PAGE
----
There's nothing cooler than a good fitting, worn-in pair of Wrangler jeans, so it's great that with the new Retro line, my fans can go out and rock the same styles that I love.
When I was a kid, we went to St. Augustine, Fla., and I was lying on the couch one night with a Q-tip, cleaning my ear out after I'd taken a shower. I hit my arm on something, jabbed the Q-tip through my ear drum, busted my ear drum and couldn't get back in the water the rest of the time we were there.
People see you onstage and the glamorous side, but they don't see you traveling 600 miles a night, eating truck stop food and spending by yourself staring at walls.
Now one thing I think is really lame, is if you're an artist and you go to a karaoke bar and sing your own song. I like to get up there and sing stuff that I would never sing on stage anywhere else. Like Neil Diamond.
You have record companies that sign acts that they think are great, and then they never do anything. Acts that they don't think are really going to do much end up having a career. I don't think anyone really knows what it is that drives somebody to get on their computer and want to download a song.
Alabama - they were the masters of that. They could come out with 'Mountain Music' or 'Tennessee River' and then turn around and come out with 'Feels So Right.' Go out and have fun and be those guys that like to party, then turn around and make every woman in America want Randy Owen.
The 'Night Train' has already been a crazy ride for me. We flew around making TV appearances and stadium announcements all over the country, fueled by little more than coffee and adrenaline... so many fans jumped on board with us, and I couldn't be more thankful.
My mom was a single mom, and she had enough on her plate. I knew when I was doing something I wasn't supposed to, and I tried to keep her from finding out about it. I did a pretty good job of that.
I had a friend, Melissa, who was 28 years old. She was my best friend's wife, and she was my wife's best friend. She died of breast cancer. When she passed away back in 2004 was the last time I cried.
I don't know if Nashville will ever be ousted as the Music City. But I also think that here, over the last few years, Georgia has definitely kind of risen to the top as far as the crop of young artists coming out of this area that are kind of making waves, you know?
The worst gig story I have is from a club in Alabama that I think is still up and running, so I won't name the name of the club. We got hired in there to play, and the owner was pretty annoying. He kept coming up to me during the show and asking me to play 'Purple Rain.'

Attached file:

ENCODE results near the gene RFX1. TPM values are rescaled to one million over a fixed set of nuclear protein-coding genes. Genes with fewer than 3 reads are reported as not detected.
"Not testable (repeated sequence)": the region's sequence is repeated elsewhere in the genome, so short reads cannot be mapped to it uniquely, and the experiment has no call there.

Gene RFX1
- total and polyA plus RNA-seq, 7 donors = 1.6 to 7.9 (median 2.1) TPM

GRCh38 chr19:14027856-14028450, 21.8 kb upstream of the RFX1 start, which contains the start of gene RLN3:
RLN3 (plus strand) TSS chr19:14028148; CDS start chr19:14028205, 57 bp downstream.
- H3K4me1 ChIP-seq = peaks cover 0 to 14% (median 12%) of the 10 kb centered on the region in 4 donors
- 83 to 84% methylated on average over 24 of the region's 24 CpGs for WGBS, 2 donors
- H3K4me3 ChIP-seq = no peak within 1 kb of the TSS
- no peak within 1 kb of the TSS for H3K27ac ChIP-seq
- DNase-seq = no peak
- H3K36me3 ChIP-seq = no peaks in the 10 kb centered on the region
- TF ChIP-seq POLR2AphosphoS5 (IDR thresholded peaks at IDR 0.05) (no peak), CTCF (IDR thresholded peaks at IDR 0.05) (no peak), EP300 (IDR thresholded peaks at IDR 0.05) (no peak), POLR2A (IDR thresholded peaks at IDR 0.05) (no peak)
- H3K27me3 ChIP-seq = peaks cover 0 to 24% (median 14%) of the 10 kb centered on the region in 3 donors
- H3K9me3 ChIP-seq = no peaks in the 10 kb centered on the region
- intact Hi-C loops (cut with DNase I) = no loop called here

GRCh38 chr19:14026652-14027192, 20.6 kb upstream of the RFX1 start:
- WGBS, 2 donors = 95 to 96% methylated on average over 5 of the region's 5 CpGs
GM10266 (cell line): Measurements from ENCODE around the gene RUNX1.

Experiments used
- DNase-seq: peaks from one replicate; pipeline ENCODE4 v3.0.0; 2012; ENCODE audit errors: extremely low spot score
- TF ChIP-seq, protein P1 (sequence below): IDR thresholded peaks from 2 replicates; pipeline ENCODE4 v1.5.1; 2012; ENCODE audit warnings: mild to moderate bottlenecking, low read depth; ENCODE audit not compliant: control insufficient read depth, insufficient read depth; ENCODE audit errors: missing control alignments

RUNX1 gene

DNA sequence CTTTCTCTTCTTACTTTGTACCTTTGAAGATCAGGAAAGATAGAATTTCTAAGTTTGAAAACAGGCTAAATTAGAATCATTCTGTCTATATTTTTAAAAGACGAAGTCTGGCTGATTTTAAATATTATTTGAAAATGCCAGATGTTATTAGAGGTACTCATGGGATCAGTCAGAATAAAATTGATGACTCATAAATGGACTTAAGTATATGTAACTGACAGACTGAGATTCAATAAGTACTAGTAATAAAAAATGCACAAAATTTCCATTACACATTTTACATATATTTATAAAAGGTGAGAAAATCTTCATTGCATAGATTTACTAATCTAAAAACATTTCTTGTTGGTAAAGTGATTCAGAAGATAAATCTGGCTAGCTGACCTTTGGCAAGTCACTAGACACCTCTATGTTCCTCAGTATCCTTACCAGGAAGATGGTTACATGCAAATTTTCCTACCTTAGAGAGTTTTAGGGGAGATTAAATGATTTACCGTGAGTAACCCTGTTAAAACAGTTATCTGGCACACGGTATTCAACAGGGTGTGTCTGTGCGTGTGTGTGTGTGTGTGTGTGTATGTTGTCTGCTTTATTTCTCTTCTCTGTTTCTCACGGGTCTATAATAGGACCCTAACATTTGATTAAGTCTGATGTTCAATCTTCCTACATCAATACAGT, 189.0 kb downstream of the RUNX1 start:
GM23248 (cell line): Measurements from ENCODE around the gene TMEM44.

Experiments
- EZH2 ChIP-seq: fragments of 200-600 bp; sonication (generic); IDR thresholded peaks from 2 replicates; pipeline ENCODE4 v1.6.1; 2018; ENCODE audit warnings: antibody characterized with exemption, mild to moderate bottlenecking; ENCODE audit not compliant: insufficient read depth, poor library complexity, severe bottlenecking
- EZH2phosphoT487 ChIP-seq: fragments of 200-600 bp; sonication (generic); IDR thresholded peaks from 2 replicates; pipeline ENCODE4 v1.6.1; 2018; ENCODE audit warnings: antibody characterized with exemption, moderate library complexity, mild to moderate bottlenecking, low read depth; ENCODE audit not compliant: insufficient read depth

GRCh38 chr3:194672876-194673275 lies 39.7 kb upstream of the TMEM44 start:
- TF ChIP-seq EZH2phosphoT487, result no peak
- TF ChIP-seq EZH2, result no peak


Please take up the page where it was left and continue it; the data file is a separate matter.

I think it's important for artists to work together. It's great for fans to see, like, Ludacris came out to our show in Atlanta and kinda made a surprise appearance there, it shows a mutual respect for what each other does.
The DVR thing has rocked my world. Being on the road, I used to not keep up with any shows. Now I got a DVR, so I'm watching everything: 'CSI: Miami,' my favorites 'Criminal Minds' and 'The Mentalist.' I like some of the HBO stuff, 'Entourage' and 'Eastbound & Down.' My wife got me into the 'Grey's Anatomy' deal, so I'm watching that.
Country music in the mid-'90s was a big influence on my career, and I played all the songs that are referenced in '94' back in my club days. Joe Diffie was rocking a sick mullet, and he was hotter than ever... just putting out monster hit after monster hit. It totally takes me back to those days, and it makes me smile every time I hear it.
In the music business, especially the country music business, every 10 years or so you're going to have this changing of the guard, this wave of new artists that comes in.
My golf score is really bad. I don't know. I'm definitely not a good golfer. Off the tee box, I can drive it about 275, and I'm in the fairway about 99% of the time. It's my next shot that needs work.
We call them impact songs, and people buy impact songs. But you just never know what those songs are going to be. One of those songs that really went through the roof for us was 'Big Green Tractor,' which I thought was kind of a fun little ditty song that I never in a million years thought would be as big as it was. But it was.
I think from an artist standpoint, you have to put out music that you feel like represents you and things you feel like your crowd wants to hear. And if that drives them to go and download the album or the single, that's what we want.
If you say, 'I'm going to cut this song because I know the teenagers are going to love it,' well, then you're going to alienate everybody else. When I cut my record, I'm just going to cut the things that I like, and whoever likes it, likes it. That's too much work to try to figure out the demographic. That's too much like a business.
Playing a stadium is a big adrenaline boost for me and I dig it. It keeps me on my toes and makes me revamp everything I'm doing and not get stagnant with how I approach every show, which is something I like.